‘Censor’ Review: Meticulously Well-Made With an Utterly Excellent Finale

Censor Review

The history of film has allowed for many features that have used an appreciation of cinema to inform their direction. In some of the best cases, pictures like these have been glorious celebrations of specific genres, propelled by interesting storylines. Co-written and directed by Prano Bailey-Bond, Censor is a meticulously well-made movie that conveys a captivating narrative. Honouring the 80s era of low-budget horror, this release slowly builds to a finale that is utterly excellent.

Enid, a film censor, attempts to solve the mystery of her long lost sister after she reviews an eerily familiar video nasty. The principal character is played by Niamh Algar. She is joined by Michael Smiley, Nicholas Burns and Sophia La Porta.

While it does act as a tribute to a specific era, Censor has far more substance than the neon nostalgia that it utilises. Yes, it is beautiful to look at (thanks to the gorgeous cinematography by Annika Summerson) but it is the details beneath the surface that make it so enjoyable to watch. For one, it asks the audience to ponder some interesting questions such as whether there is a relationship between violence and media. It doesn’t have a clear answer but requests your consideration while shifting between dimensions of grounded truth and ethereal fantasy.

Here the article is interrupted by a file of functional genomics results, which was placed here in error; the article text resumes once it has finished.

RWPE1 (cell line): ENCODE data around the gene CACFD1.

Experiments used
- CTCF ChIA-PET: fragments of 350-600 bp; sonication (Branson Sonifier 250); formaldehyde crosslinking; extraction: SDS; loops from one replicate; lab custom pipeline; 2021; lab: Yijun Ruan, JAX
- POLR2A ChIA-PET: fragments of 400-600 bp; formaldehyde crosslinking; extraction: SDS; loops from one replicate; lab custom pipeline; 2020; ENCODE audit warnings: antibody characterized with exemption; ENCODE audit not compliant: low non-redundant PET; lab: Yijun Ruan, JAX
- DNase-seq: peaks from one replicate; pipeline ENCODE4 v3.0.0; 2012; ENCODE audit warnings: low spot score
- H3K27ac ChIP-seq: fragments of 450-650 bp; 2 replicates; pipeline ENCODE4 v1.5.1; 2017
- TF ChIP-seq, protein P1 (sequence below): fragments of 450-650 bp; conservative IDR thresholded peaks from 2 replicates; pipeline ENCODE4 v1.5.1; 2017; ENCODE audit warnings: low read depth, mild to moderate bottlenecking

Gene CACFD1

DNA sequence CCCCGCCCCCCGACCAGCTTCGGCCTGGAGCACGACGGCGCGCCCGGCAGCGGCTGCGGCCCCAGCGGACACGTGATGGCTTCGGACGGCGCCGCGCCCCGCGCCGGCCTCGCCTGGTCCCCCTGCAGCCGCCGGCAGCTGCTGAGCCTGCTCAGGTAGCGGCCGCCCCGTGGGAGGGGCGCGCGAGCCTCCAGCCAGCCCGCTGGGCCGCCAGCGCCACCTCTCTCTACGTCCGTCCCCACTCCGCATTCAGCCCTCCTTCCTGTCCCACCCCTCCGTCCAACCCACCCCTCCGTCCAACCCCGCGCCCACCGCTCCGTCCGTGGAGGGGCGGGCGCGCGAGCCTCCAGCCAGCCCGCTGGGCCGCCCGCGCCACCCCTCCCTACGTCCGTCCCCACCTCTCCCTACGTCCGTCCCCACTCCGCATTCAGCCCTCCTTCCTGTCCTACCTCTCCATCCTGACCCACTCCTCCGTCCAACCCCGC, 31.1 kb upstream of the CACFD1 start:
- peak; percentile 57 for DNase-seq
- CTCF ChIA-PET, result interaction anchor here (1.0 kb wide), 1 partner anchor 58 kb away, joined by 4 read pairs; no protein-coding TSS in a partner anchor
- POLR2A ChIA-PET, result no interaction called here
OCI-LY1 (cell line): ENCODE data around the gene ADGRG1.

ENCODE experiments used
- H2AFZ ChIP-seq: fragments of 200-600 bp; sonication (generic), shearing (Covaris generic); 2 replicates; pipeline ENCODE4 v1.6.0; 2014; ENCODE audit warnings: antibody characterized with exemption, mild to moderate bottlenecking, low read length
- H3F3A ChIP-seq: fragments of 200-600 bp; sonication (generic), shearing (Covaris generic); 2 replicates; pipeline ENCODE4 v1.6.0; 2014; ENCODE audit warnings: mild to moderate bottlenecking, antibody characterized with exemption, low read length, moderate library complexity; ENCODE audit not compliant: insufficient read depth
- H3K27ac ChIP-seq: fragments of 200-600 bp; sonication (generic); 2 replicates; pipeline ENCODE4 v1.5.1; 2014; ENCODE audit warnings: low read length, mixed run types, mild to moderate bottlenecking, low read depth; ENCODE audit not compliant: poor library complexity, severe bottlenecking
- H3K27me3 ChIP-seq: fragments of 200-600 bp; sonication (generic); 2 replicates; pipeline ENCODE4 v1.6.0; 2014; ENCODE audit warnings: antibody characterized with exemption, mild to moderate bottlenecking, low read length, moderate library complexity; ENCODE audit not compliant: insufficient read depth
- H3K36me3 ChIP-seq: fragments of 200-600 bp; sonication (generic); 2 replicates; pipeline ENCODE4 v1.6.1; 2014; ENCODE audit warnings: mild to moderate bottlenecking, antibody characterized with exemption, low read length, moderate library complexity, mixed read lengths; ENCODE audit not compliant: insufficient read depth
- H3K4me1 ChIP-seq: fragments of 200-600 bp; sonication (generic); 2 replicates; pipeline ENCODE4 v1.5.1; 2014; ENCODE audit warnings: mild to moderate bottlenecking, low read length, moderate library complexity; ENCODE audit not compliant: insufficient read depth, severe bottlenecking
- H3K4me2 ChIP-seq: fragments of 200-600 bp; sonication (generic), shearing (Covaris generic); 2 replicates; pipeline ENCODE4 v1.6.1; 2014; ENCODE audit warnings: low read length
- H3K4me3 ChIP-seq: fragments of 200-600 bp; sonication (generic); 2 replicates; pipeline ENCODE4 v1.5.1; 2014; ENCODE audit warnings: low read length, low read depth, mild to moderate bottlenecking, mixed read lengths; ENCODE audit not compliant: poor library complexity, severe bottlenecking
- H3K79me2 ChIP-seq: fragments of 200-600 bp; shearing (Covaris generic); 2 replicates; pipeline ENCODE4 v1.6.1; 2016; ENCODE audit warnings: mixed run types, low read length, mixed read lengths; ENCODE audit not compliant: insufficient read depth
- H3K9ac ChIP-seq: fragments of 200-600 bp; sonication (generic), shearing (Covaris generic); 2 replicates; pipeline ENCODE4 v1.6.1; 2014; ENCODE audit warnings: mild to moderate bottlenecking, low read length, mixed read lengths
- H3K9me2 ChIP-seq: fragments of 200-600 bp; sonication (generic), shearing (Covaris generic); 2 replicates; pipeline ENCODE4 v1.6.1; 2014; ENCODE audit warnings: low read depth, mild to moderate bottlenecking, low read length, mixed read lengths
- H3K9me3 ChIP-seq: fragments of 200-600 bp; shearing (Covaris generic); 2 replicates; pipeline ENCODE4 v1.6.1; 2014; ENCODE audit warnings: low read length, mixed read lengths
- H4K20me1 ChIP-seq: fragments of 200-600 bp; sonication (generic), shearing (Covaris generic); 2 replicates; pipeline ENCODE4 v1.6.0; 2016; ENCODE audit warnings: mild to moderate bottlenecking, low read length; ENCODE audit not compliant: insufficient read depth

As each second of the 84-minute runtime passes, the line between reality and fiction becomes more and more opaque. Certain reveals do establish the “real world” but it is the touch of ambiguity that allows for the story’s experiential elements to flourish. Thankfully, it balances this well as the constantly unravelling plot is still believable enough for us to get invested.

Despite being rather short in length, the movie does have a few moments that feel like unnecessary pauses. The pacing is very deliberate but there are one or two scenes that drag along too leisurely. Even so, Niamh Algar is always incredible, no matter the sequence. Her superb performance is subtle and mesmerising. In fact, she is the driving force behind many of the film’s best qualities. With Algar in the driver’s seat, the destination we eventually reach is nothing short of spectacular.

Once the final act arrives, Prano Bailey-Bond has laid all the groundwork required to bring the story to a satisfying close. Other directors may have stumbled at the last hurdle but she leaps over it with ease and gives us a note-perfect ending. The conclusion is unexpected but also perfect once you realise what is happening. Even then, another twist arrives soon after, further transforming an ever-changing finale that plays with cinematic conventions in a uniquely stunning way. It is highly impressive that this is Bailey-Bond’s first feature as the work seen here is reminiscent of an artist with years of experience.

Censor is a celebration of low-budget horror while also being a great film in its own right. Its inventive perspective allows it to be unlike anything most viewers have ever seen. As a whole, it is filled with positive attributes, but it should be watched if only for its absolutely unforgettable ending.